Identifying and removing foreign matter helps keep infill synthetic turf systems clean.

Once thought of as maintenance-free, today's infill synthetic turf systems require maintenance personnel to pay close attention to what foreign matter is introduced to a playing field in order to remove it as quickly and completely as possible. Here are some ways to mitigate potential messes:

Set policy and post signs prohibiting the use of chewing gum, spit tobacco or sunflower seeds while on the surface.

Position an adequate number of rustproof trash receptacles near spectator seating areas and along player benches, and locate player refreshment stations off the surface entirely.

Place scraper mats at field entry points to help players and coaches remove foreign matter from their shoes.

Manually remove chewing gum after first hardening it with cold water, ice or a freezing spray, or as a last resort carefully use scissors to snip gum free of the fibers.

Flush all liquid waste - including spilled sports drinks, blood, sweat, saliva, vomit and urine - with water, and spot clean if necessary using a mild detergent solution or a turf-specific disinfectant purchased through a turf-paint supplier.

Treat weeds (yes, weeds) with biodegradable weed killer, having first consulted with the turf manufacturer regarding what substances will not damage the field or void its warranty.

Regularly clear the field of leaves, wrappers, athletic tape, bandages and other large debris using a sweeper, a groomer (a sweeper that also employs tines to fluff both infill and fibers while freeing smaller debris such as peanut shells) or a leaf blower (providing a moderate setting is used and the wand is not aimed close enough to the infill to displace it). Fields can also be dragged with a magnet bar to remove metal items, such as hairpins and track spikes.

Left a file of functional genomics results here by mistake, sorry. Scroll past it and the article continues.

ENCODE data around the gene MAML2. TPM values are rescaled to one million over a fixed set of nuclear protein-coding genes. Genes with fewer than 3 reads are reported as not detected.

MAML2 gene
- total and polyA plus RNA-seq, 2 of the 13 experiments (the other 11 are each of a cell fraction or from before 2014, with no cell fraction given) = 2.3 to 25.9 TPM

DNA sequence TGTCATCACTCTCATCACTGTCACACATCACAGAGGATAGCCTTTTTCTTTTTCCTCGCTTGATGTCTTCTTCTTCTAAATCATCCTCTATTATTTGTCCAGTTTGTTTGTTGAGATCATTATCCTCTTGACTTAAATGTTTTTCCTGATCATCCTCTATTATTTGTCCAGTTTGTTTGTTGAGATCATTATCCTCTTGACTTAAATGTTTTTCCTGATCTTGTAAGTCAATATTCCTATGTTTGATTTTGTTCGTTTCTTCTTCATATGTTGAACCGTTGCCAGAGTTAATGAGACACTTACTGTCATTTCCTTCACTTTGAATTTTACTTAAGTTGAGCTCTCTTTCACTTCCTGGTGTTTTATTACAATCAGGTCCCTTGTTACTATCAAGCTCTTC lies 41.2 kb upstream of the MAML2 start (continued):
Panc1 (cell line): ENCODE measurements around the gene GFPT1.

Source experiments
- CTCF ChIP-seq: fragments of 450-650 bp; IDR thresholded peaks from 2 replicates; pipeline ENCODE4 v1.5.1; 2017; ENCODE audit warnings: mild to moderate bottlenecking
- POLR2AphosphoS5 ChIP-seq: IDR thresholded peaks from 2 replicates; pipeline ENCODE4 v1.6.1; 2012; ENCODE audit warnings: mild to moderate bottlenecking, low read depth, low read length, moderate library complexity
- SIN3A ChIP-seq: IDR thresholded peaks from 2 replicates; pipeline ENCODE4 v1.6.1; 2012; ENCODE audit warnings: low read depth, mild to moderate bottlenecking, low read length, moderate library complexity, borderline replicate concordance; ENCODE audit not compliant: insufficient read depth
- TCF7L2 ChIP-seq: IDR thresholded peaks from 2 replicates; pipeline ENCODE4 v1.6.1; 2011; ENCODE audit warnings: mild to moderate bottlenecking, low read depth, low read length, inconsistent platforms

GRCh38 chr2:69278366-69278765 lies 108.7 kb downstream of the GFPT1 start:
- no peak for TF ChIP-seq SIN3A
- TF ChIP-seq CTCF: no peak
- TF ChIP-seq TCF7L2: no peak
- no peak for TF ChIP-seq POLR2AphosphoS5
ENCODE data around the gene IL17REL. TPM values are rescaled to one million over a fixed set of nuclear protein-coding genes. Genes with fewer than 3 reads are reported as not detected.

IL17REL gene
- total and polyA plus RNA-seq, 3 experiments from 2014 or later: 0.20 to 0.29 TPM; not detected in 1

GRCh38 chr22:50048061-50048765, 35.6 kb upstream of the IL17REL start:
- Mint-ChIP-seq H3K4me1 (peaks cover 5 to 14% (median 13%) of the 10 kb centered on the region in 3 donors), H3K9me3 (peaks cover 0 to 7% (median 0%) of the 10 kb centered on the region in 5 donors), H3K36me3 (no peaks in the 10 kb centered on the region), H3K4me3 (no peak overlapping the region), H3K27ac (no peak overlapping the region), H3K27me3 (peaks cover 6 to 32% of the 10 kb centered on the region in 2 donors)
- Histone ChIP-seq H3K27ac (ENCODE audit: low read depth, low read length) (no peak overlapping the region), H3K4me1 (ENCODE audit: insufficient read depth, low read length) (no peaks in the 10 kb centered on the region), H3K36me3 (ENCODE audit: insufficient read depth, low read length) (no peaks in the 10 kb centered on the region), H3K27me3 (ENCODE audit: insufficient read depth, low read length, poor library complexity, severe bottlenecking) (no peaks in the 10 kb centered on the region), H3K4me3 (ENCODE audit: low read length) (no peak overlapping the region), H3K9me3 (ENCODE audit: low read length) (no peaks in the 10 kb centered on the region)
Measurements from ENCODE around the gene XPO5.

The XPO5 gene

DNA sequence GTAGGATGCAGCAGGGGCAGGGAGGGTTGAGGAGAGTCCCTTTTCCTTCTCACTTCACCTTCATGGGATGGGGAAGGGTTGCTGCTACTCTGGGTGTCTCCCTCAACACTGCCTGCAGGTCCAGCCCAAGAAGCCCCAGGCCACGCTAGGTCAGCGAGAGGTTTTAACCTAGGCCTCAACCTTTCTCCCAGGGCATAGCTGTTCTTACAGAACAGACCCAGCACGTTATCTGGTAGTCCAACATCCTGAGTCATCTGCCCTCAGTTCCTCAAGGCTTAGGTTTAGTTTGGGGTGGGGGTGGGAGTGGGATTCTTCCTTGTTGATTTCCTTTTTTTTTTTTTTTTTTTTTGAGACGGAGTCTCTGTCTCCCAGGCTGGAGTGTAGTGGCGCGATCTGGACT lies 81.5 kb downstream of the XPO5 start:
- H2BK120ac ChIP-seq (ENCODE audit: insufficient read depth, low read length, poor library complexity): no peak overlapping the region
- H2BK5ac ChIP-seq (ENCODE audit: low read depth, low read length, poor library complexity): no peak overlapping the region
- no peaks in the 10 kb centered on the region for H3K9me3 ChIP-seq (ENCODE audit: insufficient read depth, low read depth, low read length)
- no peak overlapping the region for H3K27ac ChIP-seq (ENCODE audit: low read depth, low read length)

Paul Steinbach is Senior Editor of Athletic Business.
Have you ever had to clean up hydrolic oil from art turf. wE JUST HAD A MAJOR LEAK NFROM A SNORKLE LIFT THAT BWAS CHANGING OUT LIGHTS. Any Info woould be helpful or maybe someone that has delt with this already
Contact your turf supplier immediately to see what they recommend. Any reputable turf delaer will be more than willing to help you out. For a quick fix, try spreading cat litter or oil abosrbant used at gas stations over the spill. Let it sit and absorb what is on the surface and then vacuum up with a wet/dry vac. Next wash the area with dishwashing detergent and a deck brush which should break down the residue pretty well.
I would not be in favor of using the cat litter or granular oil absorbent. Now there is another contaminant to remove from the surface. Instead start with the oil absorb pads slowly pulled across the affected area while applying down pressure (with a smaller loader bucket or under your drag brush as examples). Once you have removed as much oil as possible, then apply a 10% solution of concentrated detergent, Dawn would be good. Then start brushing and rinsing. Repeat as needed. Be sure there are no metal or overly stiff bristles in the brushes/brooms. We can help you with this particular problem as well as other contaminants. or 419-722-0428.